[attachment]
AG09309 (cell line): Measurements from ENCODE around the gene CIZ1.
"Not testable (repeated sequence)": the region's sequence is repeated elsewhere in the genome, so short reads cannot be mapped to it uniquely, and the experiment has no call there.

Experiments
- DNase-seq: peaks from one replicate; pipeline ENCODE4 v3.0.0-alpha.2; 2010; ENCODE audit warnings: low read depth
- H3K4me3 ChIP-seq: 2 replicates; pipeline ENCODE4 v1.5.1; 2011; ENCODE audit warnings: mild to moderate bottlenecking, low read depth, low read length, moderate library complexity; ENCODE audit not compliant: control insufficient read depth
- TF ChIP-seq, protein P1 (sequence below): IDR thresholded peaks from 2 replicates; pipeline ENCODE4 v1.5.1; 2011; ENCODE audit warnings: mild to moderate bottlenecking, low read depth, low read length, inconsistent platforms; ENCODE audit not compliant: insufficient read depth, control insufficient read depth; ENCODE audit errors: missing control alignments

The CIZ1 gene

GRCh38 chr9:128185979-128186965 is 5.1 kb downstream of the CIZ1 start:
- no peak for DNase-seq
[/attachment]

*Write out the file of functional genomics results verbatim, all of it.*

AG09309 (cell line): Measurements from ENCODE around the gene CIZ1.
"Not testable (repeated sequence)": the region's sequence is repeated elsewhere in the genome, so short reads cannot be mapped to it uniquely, and the experiment has no call there.

Experiments
- DNase-seq: peaks from one replicate; pipeline ENCODE4 v3.0.0-alpha.2; 2010; ENCODE audit warnings: low read depth
- H3K4me3 ChIP-seq: 2 replicates; pipeline ENCODE4 v1.5.1; 2011; ENCODE audit warnings: mild to moderate bottlenecking, low read depth, low read length, moderate library complexity; ENCODE audit not compliant: control insufficient read depth
- TF ChIP-seq, protein P1 (sequence below): IDR thresholded peaks from 2 replicates; pipeline ENCODE4 v1.5.1; 2011; ENCODE audit warnings: mild to moderate bottlenecking, low read depth, low read length, inconsistent platforms; ENCODE audit not compliant: insufficient read depth, control insufficient read depth; ENCODE audit errors: missing control alignments

The CIZ1 gene

GRCh38 chr9:128185979-128186965 is 5.1 kb downstream of the CIZ1 start:
- no peak for DNase-seq